Sorry for the wait, everyone!
「未熟な感情」 (Mijuku na Kanjou)
Feverish pacing, thy name is ZETMAN. Buckle up everyone, because this adaptation moves fast.
Not only does the premiere of ZETMAN speed through the introduction of its characters, it blazes through several key developments in order to lay down the foundation for the premise: Players – genetic experiments gone wrong – roam the streets, committing gruesome murders. One of these Players, at the behest of Haitani Seiji (Yusa Kouji), kills everyone in Jin’s little ‘town’, including his beloved grandfather.
The above happens in the first twelve minutes of the show.
There are other developments, namely Jin’s rescue of his future guardian Kawakami Akemi (Hayamizu Risa), but the death of his grandfather is the catalyst for the rest of the episode, as well as the driving force behind Jin and Akemi’s interactions. Now… fast pacing is not necessarily a bad thing, but I have to question the decision to blast through such an emotional moment. Time constraints of a 1-cour adaptation (if ZETMAN does indeed turn out to be 1-cour) is always an issue, but the death of his grandfather is a pretty crucial development; Jin has no one left, and while the scene of him trying to heal his Grandpa’s wounds was touching, the rest of it left much to be desired.
Thankfully though, Jin’s reaction to his death and Akemi’s interactions with the young orphan are considerably better to watch. It still feels too fast and too forced at times, but it’s still possible to appreciate the emotional gravity behind a child coming to terms with ‘death’ and the kindness of a woman trying to help said child even when she knows next to nothing about him. It looks like Akemi has – or had – a son, so Jin is probably reminding her of her own child in many ways. The scenes where she tries to protect him from the Player are rather touching since Jin technically is a stranger, and no one in that situation is going to tackle a hideous reptilian monster to save someone else’s skin. I literally sighed in relief when they showed her alive at the end, because it’s just too sad to take her away from Jin as well when he’s lost his grandfather and is inadvertently rejected by his friend.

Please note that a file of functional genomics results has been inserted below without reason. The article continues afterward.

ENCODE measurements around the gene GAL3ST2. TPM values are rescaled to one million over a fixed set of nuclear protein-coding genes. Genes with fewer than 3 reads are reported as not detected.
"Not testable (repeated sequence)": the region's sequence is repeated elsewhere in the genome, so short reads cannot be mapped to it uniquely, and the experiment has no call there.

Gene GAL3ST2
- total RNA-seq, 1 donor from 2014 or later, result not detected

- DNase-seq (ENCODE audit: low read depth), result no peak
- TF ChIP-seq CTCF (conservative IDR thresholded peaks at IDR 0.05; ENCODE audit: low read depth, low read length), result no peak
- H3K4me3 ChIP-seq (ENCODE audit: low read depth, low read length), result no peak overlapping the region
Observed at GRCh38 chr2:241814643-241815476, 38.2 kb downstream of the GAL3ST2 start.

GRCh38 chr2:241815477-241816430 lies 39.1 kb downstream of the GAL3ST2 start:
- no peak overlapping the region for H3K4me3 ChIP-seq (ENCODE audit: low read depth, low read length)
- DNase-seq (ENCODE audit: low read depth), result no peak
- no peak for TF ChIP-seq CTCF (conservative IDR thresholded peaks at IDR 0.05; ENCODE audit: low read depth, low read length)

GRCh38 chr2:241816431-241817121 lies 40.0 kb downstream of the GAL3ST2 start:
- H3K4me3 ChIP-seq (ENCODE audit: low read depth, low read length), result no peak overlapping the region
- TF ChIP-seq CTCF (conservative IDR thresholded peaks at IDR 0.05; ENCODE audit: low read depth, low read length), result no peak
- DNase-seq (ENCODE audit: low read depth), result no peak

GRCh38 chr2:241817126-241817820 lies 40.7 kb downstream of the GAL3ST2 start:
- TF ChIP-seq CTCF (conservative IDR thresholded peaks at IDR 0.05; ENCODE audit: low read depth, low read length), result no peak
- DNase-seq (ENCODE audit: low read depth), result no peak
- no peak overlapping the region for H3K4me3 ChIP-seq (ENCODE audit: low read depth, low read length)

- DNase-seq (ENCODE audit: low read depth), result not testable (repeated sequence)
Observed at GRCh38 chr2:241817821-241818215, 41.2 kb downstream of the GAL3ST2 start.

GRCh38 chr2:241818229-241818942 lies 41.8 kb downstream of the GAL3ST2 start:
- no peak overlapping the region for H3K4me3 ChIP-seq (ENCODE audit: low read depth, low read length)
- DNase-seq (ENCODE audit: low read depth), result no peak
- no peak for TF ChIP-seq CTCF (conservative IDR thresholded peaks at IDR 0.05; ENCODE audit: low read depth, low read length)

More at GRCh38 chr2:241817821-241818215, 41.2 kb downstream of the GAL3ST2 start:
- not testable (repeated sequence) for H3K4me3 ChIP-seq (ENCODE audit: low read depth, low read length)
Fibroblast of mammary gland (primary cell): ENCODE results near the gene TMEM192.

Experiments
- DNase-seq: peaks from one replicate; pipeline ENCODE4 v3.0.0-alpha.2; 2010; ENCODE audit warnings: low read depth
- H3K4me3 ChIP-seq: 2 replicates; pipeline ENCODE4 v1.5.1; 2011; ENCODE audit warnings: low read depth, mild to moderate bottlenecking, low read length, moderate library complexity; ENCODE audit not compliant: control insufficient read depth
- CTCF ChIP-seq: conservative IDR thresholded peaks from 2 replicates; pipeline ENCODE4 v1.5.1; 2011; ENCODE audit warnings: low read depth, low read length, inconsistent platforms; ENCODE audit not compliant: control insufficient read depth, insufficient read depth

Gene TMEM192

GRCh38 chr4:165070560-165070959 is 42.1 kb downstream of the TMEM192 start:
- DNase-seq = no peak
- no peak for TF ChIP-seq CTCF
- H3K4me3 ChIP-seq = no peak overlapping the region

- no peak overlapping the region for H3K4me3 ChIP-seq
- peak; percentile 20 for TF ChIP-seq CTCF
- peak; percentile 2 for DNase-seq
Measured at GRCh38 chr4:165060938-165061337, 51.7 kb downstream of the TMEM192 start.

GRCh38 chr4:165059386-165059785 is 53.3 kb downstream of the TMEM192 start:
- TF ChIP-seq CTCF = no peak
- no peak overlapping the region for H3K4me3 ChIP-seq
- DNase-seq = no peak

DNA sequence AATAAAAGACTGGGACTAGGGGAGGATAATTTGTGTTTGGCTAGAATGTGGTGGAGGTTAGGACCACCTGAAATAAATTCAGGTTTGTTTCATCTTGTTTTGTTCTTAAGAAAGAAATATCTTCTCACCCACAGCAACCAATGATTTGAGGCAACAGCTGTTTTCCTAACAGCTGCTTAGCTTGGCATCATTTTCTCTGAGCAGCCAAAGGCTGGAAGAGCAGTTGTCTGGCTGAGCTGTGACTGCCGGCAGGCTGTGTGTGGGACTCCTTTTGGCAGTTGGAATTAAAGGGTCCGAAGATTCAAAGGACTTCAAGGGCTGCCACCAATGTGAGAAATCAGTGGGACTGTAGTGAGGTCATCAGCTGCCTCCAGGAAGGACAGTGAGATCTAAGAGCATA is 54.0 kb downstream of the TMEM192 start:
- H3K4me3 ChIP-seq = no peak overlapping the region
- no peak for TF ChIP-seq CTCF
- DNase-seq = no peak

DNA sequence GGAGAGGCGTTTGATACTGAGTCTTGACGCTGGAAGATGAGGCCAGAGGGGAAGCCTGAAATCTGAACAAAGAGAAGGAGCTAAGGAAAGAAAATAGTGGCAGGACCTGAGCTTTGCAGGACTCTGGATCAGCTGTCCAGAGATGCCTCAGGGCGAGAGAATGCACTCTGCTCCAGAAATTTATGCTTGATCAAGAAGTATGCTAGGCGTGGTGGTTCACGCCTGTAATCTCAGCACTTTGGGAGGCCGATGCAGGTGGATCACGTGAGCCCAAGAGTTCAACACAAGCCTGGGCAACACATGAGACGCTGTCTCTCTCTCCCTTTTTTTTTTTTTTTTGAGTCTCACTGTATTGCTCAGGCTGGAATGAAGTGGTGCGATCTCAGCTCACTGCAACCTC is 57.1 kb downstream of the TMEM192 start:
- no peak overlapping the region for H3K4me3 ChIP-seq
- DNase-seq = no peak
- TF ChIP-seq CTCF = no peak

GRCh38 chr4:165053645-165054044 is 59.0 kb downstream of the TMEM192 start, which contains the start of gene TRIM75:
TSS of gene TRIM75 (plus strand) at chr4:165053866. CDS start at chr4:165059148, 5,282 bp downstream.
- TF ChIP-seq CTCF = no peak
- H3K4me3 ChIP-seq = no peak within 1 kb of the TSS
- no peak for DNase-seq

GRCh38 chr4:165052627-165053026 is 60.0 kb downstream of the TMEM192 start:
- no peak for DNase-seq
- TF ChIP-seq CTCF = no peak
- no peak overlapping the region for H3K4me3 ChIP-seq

The Amagi siblings Kouga (Kaida Yuki) and Konoha’s (Hanazawa Kana)relationship to Jin goes through a significant change here, with all three of them being ‘allies of Justice’. It’s an interesting choice to have them be childhood friends and considering Kouga and Jin are being set up as opposites (two faces of the same coin, so to speak), this could prove to be a very interesting take on their ideas of ‘justice’. Kouga adheres to a very strict code, while Jin does not have quite the same fervor as his friend does; not only is it a difference in upbringing, it’s a contrast that I hope will get explored more when the two grow up.
In the antagonists’ side of things, we have Amagi Mitsugai, who is looking for a ‘devil who can’t be killed’ and the mysterious Seiji. As of now, I have to say I see Seiji as the bigger threat, mostly due to his drawl and the dangerous aura he has about him. He has more direct interactions with the Players as well, and whenever he does come in contact with them, it usually does not end well. Amagi seems to be the standard ‘greedy corporate villain’ type, although it’s far too early to make any concrete judgments. He’s clearly involved in the creation of Players, and highly invested in finding ‘ZET’, so it’ll be interesting to see what his relationship with Seiji is, if there is even a relationship at all. The Sweeper (Koyama Rikiya) is an intriguing addition as well, and I look forward to seeing what these antagonists have in store for the protagonists
Since ZETMAN is an adaptation, there will inevitably be comparisons. There was quite a bit of shuffling done with this episode; the main ones I can spot are the scenes where Jin saves Akemi, the scenes of Gorou’s death and the relationship between Jin, Kouga and Konoha. The changes are what contributes to the harried feeling I got as I was watching – Kouga was not even introduced at this point in the manga, and I assume the producers wanted to lay down the foundation as quickly as possible in order to move on to bigger and better things. With most of the introductory stuff out of the way, hopefully the adaptation can start to focus more on the plot. I’m hoping to see some nice conflicts between Kouga and Jin, as well as good character developments for both of them as separate characters. And of course, I’m expecting some blood and guts spilled in the future – although if this episode is any indication, it looks like I won’t be left wanting on that front. The censoring isn’t too, too bad, and it was more of a problem during the bath scene rather than any of the action scenes. At the very least it will not get the way of enjoying the show. The adaptation also has a pretty interesting style of animation they use during fight sequences, so all in all, ZETMAN isn’t off to a bad start.
Here’s to hoping the pacing settles down and ZETMAN starts showing us what it’s made of next week!
Now, I know I’m beating a dead horse here, but a quick reminder: please refrain from posting spoilers. If you must, remember those spoiler tags – they need your love and care!
Also note, the OP was used as the ED this week
OP: 「dots and lines」 by 一青 窈 (Hitoto Yoh) & Mummy-D
Watch the OP!: Streaming ▼